“After three years we were weary and had suffered losses. Oh, the wonder wasn’t gone. How could it ever go–from world after world after world? But we had seen so many, and of those we had walked on, some were beautiful and some were terrible and most were both (even as Earth is) and none were alike and all were mysterious. They blurred together in our minds.”
The Technic History is Poul Anderson’s best-known setting, spinning a tale of the rise and fall of empire across time and space Easily the equal of Asimov’s Robots-Empire-Foundation history, the Technic History is filled with notable characters such as the malapropist merchant prince Nicholas Van Rijn, his protégé David Falkayn, and the dashing intelligence agent Dominic Flandry. But where Asimov ruthlessly probes the failures of robotics and psychohistory, Anderson provides puzzles, adventures, and a more human understanding of motivations. Even in the alien minds that Anderson’s characters must strive against. For there are minds that think as thoroughly as man’s, even if they think differently, and understanding is only possible for those who observe and ponder.
“Wings of Victory” shows such an example, offering the first contact between humanity and the Ythrians, an avian species who would in turns rival and cooperate with the spreading human empire, as Van Rijn and Falkayn will come to know intimately. But that is several centuries in the future. At this point, humanity has undertaken a Grand Survey of space, and one scout ship has discovered intelligent life 300 light years away from Earth. A small team of three is sent to the planet to discover as many clues about the alien race as possible before making contact.
Don’t expect to see the sanitary and patronizing Prime Directive here. Rather, Anderson acknowledges the dangers that come from the initial encounter between two cultures who share nothing but the ground they both currently occupy. Where even the best intentions may realize a bloody failure, and the subtlest of clues may bring peace. If anyone is paying attention, that is.
Layered on top of this first contact story is the familiar clash between leadership and authority. Aram Turekian is the natural leader with street-sense. Vaughn Webner is the man in charge with bookish learning and a fragile sense of his own station. Add the stress brought about by the presence of Yukiko Sachansky, the ship’s beauty, and the survey team might be too preoccupied to notice the predatory avians hunting them.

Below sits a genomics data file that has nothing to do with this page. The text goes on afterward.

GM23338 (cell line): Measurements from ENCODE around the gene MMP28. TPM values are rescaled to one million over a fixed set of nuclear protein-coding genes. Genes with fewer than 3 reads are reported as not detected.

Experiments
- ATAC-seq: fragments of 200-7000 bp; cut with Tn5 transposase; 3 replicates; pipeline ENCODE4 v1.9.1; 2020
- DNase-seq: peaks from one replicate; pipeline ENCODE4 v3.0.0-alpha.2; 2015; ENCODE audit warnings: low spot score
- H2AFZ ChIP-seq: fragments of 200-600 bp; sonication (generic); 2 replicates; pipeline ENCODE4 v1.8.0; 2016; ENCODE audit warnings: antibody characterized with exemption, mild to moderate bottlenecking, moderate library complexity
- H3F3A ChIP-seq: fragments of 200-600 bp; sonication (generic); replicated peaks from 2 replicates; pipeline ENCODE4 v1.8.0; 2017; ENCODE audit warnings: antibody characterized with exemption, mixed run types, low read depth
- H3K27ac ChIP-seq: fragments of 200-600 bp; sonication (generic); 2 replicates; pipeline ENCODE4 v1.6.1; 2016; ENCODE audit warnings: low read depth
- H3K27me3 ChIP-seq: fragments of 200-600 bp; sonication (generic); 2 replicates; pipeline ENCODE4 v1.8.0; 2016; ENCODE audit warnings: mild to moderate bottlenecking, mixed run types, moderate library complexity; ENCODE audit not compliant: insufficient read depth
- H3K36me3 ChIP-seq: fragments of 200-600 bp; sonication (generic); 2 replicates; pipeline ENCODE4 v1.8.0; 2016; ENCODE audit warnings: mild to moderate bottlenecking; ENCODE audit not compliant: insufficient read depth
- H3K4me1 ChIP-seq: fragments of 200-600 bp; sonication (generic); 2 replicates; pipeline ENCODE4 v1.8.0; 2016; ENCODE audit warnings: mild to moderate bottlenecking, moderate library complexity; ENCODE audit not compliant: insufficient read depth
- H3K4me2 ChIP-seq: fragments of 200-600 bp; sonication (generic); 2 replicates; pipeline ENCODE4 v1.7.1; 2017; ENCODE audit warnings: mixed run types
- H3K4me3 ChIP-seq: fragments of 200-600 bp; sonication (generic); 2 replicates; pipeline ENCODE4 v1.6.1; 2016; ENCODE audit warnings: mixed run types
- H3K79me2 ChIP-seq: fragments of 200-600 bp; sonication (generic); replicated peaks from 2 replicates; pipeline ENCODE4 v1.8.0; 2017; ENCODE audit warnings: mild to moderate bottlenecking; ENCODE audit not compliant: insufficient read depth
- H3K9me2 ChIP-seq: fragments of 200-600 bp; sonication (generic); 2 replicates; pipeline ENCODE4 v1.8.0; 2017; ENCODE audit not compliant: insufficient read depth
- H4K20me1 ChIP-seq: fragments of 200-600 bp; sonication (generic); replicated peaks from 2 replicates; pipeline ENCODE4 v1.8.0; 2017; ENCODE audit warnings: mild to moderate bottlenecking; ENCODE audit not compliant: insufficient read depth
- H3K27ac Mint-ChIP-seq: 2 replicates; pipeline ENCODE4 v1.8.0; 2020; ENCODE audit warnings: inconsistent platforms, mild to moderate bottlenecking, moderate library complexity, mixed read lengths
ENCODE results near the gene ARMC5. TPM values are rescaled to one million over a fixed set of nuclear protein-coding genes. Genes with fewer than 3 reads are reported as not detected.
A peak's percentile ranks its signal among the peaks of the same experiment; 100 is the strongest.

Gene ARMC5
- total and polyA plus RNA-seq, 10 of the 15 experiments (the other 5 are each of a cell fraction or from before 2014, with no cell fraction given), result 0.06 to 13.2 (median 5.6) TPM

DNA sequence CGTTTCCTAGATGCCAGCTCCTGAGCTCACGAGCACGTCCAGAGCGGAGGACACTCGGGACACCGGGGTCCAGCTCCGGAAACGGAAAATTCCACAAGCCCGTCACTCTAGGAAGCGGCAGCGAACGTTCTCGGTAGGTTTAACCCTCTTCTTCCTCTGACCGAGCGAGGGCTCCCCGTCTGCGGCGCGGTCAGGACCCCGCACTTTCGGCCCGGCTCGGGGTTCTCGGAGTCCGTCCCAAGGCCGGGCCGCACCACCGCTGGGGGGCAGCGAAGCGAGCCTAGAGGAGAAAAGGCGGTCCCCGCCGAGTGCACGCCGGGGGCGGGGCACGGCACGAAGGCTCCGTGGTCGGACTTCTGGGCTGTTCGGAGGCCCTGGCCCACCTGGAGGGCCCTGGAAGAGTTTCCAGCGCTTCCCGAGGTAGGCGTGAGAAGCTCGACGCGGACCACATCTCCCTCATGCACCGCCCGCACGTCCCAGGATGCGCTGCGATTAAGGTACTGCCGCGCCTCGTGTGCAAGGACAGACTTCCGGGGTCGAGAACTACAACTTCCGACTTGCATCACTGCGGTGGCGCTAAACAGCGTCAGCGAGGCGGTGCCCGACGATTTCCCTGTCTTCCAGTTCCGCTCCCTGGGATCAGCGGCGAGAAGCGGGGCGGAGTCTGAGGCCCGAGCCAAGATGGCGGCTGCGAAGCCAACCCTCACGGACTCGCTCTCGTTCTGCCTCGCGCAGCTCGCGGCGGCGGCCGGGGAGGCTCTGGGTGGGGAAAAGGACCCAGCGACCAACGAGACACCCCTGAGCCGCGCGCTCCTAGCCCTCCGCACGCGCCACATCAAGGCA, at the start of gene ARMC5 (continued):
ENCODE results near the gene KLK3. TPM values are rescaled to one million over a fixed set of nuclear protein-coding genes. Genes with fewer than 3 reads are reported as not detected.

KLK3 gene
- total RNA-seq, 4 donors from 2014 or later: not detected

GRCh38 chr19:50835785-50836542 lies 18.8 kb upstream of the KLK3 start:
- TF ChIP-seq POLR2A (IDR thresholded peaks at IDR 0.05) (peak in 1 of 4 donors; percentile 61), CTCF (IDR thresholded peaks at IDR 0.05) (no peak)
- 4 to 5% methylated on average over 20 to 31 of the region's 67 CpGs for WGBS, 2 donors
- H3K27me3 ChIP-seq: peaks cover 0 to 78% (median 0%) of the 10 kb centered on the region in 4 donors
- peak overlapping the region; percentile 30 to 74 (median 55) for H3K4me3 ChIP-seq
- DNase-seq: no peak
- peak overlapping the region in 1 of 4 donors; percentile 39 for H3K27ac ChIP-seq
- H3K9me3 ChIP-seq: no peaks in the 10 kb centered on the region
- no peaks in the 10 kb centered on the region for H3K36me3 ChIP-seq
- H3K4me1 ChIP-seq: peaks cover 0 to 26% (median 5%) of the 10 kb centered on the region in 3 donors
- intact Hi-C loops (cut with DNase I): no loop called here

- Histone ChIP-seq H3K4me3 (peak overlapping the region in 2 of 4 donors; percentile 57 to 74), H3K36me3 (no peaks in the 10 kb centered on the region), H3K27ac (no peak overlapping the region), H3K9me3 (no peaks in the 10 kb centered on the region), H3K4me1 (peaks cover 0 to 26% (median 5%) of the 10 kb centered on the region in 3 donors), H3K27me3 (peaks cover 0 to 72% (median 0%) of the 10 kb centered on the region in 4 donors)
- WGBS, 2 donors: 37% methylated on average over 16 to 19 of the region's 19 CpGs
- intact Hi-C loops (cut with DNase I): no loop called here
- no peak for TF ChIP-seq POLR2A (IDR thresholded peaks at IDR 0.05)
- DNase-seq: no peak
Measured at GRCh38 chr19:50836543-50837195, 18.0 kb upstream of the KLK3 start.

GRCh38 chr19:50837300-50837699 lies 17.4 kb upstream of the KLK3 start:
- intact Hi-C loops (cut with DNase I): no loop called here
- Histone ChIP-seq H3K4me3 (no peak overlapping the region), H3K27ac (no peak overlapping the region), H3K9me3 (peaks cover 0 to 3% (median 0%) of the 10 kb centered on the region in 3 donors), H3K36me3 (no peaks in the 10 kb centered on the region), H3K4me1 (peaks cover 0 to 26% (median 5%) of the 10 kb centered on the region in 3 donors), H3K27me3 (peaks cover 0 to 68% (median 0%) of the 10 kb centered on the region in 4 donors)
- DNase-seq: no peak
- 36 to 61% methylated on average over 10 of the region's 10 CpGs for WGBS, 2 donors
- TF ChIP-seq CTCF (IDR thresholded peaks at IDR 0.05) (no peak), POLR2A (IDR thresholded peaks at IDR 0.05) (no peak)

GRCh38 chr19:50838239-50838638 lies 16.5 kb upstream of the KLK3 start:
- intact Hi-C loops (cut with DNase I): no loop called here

The story is simple, following the familiar steps as the proud and bookish Webner jeopardizes the survey team through one blunder after another, sparking the Ythrians’ wrath. Turekian’s quick and cool thinking allows the team to evacuate, but only after Yukiko calms the clash between egos. The team escapes, and presents themselves a second time to the Ythrians, to far greater success. It’s a simple story, to be sure, as the text is crowd with exposition about the Ythrians. Rather than a story about exploration, “Wings of Victory” is an excuse to reveal more about the classic avian race that plays such an important role in the Technic History. The strife in the survey team is just a vehicle to get the audience to care about the exposition.
And it succeeds, somewhat. “Wings of Victory” was written in 1972, before the fascination and later frustration with the infodump overwhelmed science fiction. As a result, there is too much exposition interrupting the story for current fashions. It is also a side dish to the main course of Van Rijn, Falkayn, and Flandry. As a result, those looking to read the Technic History should proceed straight to Van Rijn’s stories and come back o this prequel afterwards, to better appreciate both the Technic History and “Wings of Victory”.